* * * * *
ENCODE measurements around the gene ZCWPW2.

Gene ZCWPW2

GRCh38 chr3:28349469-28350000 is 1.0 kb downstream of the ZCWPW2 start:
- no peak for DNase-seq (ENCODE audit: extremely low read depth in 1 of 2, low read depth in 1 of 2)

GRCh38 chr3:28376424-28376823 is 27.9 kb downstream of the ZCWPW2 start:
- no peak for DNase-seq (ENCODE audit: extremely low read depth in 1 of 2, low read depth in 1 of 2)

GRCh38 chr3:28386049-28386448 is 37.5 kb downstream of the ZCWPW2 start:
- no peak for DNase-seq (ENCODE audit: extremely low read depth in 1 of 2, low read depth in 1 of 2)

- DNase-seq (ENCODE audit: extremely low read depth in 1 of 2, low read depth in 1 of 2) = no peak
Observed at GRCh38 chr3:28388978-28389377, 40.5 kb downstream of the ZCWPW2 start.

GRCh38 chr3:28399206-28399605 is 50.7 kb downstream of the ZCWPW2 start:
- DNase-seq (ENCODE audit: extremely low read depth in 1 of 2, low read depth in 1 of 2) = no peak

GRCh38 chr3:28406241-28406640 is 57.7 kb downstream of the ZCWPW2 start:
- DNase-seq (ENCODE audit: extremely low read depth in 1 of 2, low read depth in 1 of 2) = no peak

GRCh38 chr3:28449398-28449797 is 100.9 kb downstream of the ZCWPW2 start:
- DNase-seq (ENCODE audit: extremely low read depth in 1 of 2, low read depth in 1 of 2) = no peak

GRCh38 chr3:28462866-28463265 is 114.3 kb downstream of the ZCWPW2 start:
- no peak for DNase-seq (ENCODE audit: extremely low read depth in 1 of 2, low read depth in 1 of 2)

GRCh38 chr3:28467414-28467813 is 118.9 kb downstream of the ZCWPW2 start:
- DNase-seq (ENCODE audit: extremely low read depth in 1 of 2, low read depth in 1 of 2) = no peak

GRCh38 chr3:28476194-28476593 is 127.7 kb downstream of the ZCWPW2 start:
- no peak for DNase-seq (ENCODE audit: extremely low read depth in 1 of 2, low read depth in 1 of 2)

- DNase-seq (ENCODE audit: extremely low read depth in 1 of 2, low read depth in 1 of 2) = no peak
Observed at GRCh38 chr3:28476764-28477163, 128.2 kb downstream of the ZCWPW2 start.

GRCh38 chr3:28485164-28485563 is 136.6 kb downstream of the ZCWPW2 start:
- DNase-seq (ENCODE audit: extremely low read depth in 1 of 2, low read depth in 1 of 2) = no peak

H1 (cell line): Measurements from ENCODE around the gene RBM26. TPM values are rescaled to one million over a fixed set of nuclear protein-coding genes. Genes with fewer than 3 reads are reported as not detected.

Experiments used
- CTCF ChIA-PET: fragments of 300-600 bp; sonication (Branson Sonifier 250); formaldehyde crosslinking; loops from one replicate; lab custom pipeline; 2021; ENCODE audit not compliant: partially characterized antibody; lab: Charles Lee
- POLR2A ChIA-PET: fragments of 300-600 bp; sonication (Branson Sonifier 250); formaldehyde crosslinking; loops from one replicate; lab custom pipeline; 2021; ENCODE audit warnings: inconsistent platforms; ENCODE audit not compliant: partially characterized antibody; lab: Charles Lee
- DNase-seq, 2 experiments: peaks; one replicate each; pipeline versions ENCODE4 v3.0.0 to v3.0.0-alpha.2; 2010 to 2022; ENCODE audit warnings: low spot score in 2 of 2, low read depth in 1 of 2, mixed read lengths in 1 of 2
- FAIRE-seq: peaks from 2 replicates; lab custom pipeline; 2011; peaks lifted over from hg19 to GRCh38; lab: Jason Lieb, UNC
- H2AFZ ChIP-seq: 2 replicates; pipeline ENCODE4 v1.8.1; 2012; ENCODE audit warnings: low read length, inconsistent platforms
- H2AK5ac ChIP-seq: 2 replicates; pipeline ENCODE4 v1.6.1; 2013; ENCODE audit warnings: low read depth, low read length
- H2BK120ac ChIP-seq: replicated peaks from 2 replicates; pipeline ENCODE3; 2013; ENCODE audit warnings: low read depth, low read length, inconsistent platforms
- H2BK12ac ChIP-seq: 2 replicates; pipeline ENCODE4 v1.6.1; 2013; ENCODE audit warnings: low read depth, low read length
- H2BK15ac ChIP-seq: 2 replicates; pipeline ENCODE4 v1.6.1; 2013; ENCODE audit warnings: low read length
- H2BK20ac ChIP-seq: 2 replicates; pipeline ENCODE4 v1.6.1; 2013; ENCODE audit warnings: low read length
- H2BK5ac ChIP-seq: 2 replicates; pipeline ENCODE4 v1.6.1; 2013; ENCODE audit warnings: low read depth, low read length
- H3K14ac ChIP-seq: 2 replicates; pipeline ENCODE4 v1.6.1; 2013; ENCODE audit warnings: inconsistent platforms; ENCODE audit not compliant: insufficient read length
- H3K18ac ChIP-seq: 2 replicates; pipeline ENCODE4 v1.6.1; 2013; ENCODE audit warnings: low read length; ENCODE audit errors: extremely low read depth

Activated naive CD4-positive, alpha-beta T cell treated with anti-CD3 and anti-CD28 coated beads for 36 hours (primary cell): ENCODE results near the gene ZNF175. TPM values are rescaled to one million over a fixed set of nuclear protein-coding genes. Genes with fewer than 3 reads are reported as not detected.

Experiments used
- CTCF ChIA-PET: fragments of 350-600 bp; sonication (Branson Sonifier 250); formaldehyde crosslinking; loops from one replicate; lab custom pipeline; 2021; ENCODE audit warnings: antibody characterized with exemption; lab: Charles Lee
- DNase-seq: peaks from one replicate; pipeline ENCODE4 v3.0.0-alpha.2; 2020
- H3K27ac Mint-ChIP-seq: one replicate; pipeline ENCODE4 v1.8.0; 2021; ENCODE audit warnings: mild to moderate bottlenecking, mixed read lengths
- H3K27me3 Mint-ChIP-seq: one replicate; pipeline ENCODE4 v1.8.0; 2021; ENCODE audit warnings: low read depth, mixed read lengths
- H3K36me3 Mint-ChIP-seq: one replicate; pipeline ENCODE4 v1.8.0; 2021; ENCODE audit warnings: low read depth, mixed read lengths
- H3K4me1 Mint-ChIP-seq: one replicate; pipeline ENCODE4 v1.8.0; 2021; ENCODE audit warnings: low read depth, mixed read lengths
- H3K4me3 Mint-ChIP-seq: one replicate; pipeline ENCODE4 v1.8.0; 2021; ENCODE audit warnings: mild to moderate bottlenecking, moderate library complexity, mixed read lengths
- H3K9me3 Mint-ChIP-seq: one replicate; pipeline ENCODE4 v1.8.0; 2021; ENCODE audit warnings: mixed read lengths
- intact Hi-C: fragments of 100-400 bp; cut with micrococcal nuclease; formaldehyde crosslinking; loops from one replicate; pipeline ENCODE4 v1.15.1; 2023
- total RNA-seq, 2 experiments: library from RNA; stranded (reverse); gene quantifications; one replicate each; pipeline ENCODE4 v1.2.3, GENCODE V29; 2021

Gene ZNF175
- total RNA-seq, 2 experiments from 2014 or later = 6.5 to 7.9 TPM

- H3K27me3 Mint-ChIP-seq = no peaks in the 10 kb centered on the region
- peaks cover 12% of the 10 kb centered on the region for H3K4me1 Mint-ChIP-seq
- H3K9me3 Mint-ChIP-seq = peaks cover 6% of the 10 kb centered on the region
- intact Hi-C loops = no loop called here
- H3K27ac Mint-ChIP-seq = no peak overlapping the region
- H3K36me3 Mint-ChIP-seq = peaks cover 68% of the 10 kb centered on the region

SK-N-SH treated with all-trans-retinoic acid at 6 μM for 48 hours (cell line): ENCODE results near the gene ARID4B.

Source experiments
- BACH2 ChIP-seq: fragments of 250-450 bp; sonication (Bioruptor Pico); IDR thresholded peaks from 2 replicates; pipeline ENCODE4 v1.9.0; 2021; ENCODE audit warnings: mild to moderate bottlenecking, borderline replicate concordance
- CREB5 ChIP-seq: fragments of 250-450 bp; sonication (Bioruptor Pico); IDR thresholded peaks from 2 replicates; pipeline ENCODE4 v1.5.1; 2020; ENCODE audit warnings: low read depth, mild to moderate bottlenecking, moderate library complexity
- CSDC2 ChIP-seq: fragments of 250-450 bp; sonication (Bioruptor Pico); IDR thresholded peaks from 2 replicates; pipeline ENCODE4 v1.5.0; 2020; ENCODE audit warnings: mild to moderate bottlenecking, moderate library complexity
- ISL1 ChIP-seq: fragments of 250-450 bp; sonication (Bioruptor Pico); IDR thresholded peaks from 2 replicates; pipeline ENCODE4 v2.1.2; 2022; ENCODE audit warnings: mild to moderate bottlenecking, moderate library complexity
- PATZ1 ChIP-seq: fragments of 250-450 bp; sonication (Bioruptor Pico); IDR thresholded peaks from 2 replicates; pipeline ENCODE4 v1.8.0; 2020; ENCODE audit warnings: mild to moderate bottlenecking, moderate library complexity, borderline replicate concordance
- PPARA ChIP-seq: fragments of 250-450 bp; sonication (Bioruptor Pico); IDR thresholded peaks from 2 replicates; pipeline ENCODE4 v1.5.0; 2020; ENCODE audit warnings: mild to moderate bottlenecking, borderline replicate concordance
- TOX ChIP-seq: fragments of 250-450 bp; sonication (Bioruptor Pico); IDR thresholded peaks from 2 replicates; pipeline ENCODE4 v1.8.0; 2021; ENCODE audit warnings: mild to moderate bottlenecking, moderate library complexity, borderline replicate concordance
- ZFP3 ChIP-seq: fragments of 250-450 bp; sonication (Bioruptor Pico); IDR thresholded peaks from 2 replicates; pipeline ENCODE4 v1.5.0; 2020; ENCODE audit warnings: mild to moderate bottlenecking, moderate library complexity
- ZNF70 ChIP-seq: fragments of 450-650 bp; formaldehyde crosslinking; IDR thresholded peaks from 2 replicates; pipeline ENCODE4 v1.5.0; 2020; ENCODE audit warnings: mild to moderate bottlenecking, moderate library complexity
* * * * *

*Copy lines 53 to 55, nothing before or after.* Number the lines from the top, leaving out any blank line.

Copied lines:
- total RNA-seq, 2 experiments: library from RNA; stranded (reverse); gene quantifications; one replicate each; pipeline ENCODE4 v1.2.3, GENCODE V29; 2021

Gene ZNF175
- total RNA-seq, 2 experiments from 2014 or later = 6.5 to 7.9 TPM